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The Market's Measure
market's measure

ETFs Gauge Consumer Confidence

Watch these two SPDRs for clues.

We often discuss investors’ risk appetite in these Market’s Measure columns. And, rather than relying upon arcane or proprietary metrics, we attempt to use indicators that anyone can monitor for free in real time. More often than not, those measures are based on the prices of exchange-traded funds (ETFs). One of them is the XLY/XLP ratio which is illustrated in the chart below.


The components of the ratio are:

  • The Consumer Discretionary Select Sector SPDR (NYSE Arca: XLY) represents elastic demand for durable goods like furniture and automobiles as well as leisure and luxury goods and services. These are discretionary items because the demand for them is determined, in great part, by their prices. Consumers buy these items when they feel flush. 
  • The Consumer Staples Select Sector SPDR (NYSE Arca: XLP) is a proxy for those goods people can’t do without such as toothpaste and bathroom tissue. Demand for these goods—and for the retailers who sell them—is relatively inelastic.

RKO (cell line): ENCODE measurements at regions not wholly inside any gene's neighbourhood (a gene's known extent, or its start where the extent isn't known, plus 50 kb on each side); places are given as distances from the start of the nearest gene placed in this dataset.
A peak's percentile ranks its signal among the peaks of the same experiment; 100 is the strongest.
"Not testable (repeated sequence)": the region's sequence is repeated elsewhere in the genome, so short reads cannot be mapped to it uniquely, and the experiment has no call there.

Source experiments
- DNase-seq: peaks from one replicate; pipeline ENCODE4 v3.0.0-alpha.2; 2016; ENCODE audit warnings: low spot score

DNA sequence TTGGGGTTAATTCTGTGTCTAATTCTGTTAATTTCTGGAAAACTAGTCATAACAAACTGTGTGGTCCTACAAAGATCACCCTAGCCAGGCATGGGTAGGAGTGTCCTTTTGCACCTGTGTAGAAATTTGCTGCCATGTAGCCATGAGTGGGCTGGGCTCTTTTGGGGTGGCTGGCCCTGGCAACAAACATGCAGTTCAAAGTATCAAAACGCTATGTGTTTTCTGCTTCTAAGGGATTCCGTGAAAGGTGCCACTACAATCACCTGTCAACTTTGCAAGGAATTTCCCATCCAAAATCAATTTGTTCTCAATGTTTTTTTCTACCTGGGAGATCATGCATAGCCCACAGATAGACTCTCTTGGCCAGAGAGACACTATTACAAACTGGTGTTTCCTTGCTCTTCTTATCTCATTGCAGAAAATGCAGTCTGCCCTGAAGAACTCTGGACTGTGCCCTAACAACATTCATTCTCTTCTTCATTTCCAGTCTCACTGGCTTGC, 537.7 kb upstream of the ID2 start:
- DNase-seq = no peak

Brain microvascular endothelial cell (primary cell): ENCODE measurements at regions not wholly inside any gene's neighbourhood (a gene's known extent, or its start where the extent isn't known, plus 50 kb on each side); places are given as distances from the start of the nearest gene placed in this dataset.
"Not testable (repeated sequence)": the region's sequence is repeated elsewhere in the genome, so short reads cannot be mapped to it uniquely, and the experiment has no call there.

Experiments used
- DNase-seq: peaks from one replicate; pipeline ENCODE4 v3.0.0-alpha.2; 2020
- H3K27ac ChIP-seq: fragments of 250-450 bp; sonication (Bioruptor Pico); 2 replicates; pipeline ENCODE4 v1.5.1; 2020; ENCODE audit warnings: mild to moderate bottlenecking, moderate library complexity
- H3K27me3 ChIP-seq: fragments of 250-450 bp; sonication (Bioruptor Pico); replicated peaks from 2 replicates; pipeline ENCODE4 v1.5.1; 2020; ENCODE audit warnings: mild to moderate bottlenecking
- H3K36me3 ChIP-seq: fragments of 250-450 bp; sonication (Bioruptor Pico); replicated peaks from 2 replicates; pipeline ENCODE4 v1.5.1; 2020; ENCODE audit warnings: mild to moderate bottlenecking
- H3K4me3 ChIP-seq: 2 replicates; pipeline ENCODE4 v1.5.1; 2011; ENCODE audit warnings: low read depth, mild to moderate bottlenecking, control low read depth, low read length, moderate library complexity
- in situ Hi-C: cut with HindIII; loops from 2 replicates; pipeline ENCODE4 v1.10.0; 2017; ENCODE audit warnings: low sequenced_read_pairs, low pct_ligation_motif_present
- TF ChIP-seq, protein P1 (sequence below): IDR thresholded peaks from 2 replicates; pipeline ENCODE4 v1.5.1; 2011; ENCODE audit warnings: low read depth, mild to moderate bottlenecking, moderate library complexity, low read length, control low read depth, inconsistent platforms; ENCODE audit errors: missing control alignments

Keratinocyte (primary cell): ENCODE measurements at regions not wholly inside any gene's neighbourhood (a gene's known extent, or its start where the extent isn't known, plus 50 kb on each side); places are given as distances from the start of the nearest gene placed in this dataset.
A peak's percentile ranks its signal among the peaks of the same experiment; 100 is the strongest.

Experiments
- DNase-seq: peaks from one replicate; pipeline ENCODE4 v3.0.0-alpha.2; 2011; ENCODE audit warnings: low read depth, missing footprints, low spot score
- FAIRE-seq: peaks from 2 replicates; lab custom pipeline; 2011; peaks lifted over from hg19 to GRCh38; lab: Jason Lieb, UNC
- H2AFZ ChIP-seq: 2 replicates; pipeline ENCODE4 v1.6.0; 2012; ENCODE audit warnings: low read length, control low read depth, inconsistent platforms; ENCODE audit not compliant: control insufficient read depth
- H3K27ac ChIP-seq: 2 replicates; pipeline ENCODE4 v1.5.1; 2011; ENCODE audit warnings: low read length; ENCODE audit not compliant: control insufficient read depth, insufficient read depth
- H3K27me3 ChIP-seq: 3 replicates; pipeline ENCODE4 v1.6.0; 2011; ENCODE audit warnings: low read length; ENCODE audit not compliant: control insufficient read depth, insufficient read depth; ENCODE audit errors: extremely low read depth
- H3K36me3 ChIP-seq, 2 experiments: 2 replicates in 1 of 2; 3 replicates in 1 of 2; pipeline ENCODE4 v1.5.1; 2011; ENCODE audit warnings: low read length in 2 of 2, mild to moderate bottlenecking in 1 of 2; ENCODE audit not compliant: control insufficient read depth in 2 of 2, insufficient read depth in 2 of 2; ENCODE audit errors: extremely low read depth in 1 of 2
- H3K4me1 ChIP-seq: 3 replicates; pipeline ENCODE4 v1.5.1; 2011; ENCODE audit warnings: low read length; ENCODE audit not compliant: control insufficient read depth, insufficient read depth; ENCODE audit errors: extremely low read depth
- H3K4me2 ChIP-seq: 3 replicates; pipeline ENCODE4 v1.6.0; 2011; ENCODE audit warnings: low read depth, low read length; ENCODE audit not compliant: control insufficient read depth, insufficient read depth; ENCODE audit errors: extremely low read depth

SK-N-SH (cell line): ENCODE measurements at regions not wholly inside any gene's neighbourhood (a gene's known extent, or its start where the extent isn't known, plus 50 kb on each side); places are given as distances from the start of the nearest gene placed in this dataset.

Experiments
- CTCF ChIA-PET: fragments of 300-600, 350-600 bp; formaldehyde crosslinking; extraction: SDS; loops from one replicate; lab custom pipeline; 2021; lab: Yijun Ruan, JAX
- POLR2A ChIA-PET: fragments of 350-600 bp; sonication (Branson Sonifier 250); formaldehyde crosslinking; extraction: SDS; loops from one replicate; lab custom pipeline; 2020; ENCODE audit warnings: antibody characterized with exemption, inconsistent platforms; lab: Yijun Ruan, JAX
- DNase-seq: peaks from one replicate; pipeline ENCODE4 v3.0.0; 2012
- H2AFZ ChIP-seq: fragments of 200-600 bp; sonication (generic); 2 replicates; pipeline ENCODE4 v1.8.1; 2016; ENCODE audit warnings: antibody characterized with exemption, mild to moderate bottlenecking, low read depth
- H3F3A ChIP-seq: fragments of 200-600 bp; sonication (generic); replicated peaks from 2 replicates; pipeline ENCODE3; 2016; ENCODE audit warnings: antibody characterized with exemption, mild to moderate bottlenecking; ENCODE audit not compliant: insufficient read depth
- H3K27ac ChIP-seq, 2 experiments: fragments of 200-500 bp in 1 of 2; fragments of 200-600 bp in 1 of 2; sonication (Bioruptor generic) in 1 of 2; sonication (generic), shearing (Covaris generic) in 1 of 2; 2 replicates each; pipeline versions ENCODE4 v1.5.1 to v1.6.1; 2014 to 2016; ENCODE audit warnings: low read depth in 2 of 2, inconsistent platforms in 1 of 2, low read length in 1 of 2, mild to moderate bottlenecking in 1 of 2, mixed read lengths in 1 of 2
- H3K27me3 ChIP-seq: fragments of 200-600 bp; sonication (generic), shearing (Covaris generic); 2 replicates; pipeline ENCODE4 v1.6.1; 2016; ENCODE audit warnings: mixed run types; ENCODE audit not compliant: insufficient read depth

You get the ratio when you divide the price of XLY by XLP’s market value. The higher the ratio, the more enthusiastic consumers are about the nation’s—and their own—economic prospects. When the ratio falls, the risk of an economic slowdown increases as demand for discretionary goods weakens.

The ratio’s been a fairly good bellwether for equity market sell-offs that accompany or precede economic slowdowns.

The ratio’s been bumping up against the 1.66 level this summer—a level that heralded a 10 percent equity market drop in 2015 as well as a 46 percent plunge way back in 2007.

The question ratio watchers are asking themselves now is this: Is the ratio stalling and setting up a fall? Or is an upside breakout due? In other words, is consumer confidence set to enter bullish territory not visited since 2005 or is enthusiasm for this economy topping out?

If we’re at a top, a sell-off could be steep—all the way down to the 1.38 level touched in early 2016. If we’re just at a consolidation stage before an advance, the upside seems historically limited. The all-time high for the ratio is the 1.71 level attained in 2004

Careful monitoring of the ratio over the coming weeks will confirm the likely direction of the equity market—and the economy.

Brad Zigler is WealthManagement's Alternative Investments Editor. Previously, he was the head of Marketing, Research and Education for the Pacific Exchange's (now NYSE Arca) option market and the iShares complex of exchange traded funds.

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